he typical university research park is 119 acres (just over 48 hectares), has seven buildings open and is located in a suburban jurisdiction with a population of 500,000 or less.
But urban-style live-work-play campuses are where they’re going, typified by Centennial Campus (affiliated with North Carolina State University), Mission Bay (affiliated with the University of California San Francisco) and the Fitzsimons Life Science District in Colorado (affiliated with the University of Colorado’s academic medical center).
Those findings and more are found in “Driving Regional Innovation and Growth,” an August 2013 report based on the 2012 Survey of North American University Research Parks performed by Battelle’s Technology Partnership Practice for the Association of University Research Parks (AURP). Among other findings:
The 108 university research parks responding to the survey report that 963 new businesses have graduated from their incubators or related startup space in the last five years. The footprint of the parks leans heavily toward the East Coast. Two that stand out for their longevity continue to stand out because of new growth.
University City Science Center in Philadelphia, founded in 1963, is home to such innovative concepts as the Port business incubator for emerging international technology companies; the Bullpen, which is focused on small startups; and its Quorum series of programs and networking activities.
Earlier this month, Invisible Sentinel, a startup at the University City Science Center, announced an 18-job expansion, as it moves out of the Port incubator into larger dedicated office and lab space on Market St. Ben Pascal, the company’s chief business officer, and Nicholas Siciliano, the chief executive officer, founded Invisible Sentinel to prevent major bacterial outbreaks and ensure safe food distribution networks.
“We’re excited to be celebrating the commercialization of our Veriflow product suite for food pathogen detection and the expansion of our company here at the Science Center,” says Pascal. “The Science Center has been an invaluable partner and has actively contributed to our extraordinary growth throughout the years. We look forward to building-out a first class facility here and creating jobs in a community that has helped us flourish.”
Invisible Sentinel is the fifth company since 2009 to move out of the Port and remain on the Science Center’s campus. Other Port companies that have remained on campus include Avid Radiopharmaceuticals, Integral Molecular, Pulsar Informatics and OptoFluidics. Together, the five graduate companies account for 195 jobs in Philadelphia.
More than 350 companies — including SEI Investments, Centocor and Bentley Systems — have graduated from the Science Center. The 93 that remain in the Greater Philadelphia region account for more than 15,000 direct jobs and contribute more than $9 billion to the annual regional economy.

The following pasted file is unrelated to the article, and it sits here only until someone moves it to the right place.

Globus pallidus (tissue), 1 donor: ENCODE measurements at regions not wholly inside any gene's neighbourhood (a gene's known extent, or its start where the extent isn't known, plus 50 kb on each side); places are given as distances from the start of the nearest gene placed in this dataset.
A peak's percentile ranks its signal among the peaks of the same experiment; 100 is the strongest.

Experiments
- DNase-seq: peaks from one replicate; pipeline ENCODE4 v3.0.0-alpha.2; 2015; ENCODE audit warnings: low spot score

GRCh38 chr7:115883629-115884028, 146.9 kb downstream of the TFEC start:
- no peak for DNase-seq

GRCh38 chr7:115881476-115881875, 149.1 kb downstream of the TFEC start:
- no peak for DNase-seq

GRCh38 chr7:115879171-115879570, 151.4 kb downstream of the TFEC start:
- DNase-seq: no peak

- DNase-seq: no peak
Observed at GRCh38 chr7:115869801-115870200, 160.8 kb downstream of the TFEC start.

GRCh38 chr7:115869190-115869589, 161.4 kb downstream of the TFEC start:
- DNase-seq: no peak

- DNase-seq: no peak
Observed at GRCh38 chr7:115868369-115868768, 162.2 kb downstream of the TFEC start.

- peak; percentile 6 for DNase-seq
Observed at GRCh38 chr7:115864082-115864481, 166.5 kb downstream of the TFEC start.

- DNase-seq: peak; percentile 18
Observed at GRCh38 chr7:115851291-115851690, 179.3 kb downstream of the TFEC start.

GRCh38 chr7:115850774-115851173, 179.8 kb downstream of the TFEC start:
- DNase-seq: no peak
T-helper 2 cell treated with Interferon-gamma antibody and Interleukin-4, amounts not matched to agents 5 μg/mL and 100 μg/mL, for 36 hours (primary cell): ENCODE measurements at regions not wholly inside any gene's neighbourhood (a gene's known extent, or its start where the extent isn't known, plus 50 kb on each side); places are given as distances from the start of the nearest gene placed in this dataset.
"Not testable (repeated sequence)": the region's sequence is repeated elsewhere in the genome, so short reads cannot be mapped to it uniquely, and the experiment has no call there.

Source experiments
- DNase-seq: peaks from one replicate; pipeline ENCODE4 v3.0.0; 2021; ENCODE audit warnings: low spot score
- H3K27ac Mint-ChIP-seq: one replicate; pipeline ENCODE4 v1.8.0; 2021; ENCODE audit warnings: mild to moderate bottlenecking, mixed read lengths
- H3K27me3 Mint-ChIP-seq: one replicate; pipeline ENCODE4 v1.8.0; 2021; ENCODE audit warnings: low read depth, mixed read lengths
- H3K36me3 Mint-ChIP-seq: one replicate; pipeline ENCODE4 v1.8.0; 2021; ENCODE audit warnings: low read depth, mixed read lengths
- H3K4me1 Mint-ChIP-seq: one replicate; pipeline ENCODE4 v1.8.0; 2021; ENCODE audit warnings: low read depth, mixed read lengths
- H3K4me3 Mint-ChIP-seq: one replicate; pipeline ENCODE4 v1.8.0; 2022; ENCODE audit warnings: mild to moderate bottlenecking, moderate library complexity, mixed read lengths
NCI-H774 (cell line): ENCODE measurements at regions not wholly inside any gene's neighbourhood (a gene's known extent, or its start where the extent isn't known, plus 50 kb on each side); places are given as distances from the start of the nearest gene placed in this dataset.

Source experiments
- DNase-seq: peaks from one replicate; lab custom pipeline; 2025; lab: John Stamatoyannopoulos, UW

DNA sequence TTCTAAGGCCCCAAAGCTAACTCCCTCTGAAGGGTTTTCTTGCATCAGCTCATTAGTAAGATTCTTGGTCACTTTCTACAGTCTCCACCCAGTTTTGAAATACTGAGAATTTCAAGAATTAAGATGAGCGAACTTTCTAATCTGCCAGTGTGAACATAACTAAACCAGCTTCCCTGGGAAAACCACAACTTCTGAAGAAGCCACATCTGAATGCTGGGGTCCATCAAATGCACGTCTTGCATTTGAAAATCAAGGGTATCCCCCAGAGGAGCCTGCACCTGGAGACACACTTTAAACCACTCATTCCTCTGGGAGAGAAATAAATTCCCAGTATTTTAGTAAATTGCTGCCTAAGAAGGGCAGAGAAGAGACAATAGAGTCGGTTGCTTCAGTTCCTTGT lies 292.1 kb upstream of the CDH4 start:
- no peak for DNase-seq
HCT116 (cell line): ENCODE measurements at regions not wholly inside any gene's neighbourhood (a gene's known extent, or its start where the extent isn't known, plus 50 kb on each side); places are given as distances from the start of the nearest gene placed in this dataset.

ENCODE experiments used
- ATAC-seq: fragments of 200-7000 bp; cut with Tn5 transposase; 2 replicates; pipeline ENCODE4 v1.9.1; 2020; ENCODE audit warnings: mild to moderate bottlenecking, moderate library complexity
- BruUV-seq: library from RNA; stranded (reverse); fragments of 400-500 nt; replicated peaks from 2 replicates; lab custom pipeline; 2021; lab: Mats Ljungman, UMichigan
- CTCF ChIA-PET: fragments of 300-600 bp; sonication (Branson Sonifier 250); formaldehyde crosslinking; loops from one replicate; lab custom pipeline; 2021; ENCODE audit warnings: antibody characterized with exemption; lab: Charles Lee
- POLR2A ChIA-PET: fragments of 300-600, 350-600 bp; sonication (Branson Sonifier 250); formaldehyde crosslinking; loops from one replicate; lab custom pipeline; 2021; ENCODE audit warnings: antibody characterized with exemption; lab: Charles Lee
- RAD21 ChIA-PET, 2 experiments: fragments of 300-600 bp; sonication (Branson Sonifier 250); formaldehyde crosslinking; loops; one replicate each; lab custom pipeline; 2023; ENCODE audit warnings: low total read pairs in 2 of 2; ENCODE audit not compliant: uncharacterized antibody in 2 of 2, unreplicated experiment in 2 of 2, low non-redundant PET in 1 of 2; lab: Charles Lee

Down the coast, the granddaddy of them all, Research Triangle Park in North Carolina, boasts 7,000 acres (2,833 hectares), more than 170 companies, more than 39,000 workers and 22.5 million sq. ft. (2.1 million sq. m.) of built space. But it too is adapting for the future, as its 2012 Master Plan includes a “Triangle Commons” mixed-use center with transit-oriented development and up to 1,400 residential units in addition to a wide range of research-oriented office and incubator space.
Last week Bayer CropScience signaled its long-term commitment by announcing the beginning of renovations to its North American headquarters at RTP. The $33-million project, scheduled for completion in 2015, will allow the company to accommodate substantial growth and bring more of its employees together over the next decade. Completed facilities will eventually house more than 700 employees working to cultivate the latest developments in sustainable agricultural solutions.
“Bayer CropScience is dedicated to being a pivotal organization in the socio-economic life of RTP,” said Jim Blome, president and CEO of Bayer CropScience LP. “Revitalizing our current office space to accommodate growth marks a significant investment for Bayer CropScience in the area. By using our facilities to attract and retain the region’s top talent, we are ensuring that Bayer CropScience will continue to contribute to RTP’s viability and reputation as a top location for business and scientific development.”
Bayer CropScience moved the company’s global Seeds headquarters from France to RTP in 2012. Other initiatives at the North American headquarters include opening a $20-million, 60,000-sq.-ft.(5,574-sq.-m.) greenhouse; a $2.1 million North American Bee Care Center; and a $16.1-million, 40,000-sq.-ft. (3,716-sq.-m.) Development North America research facility.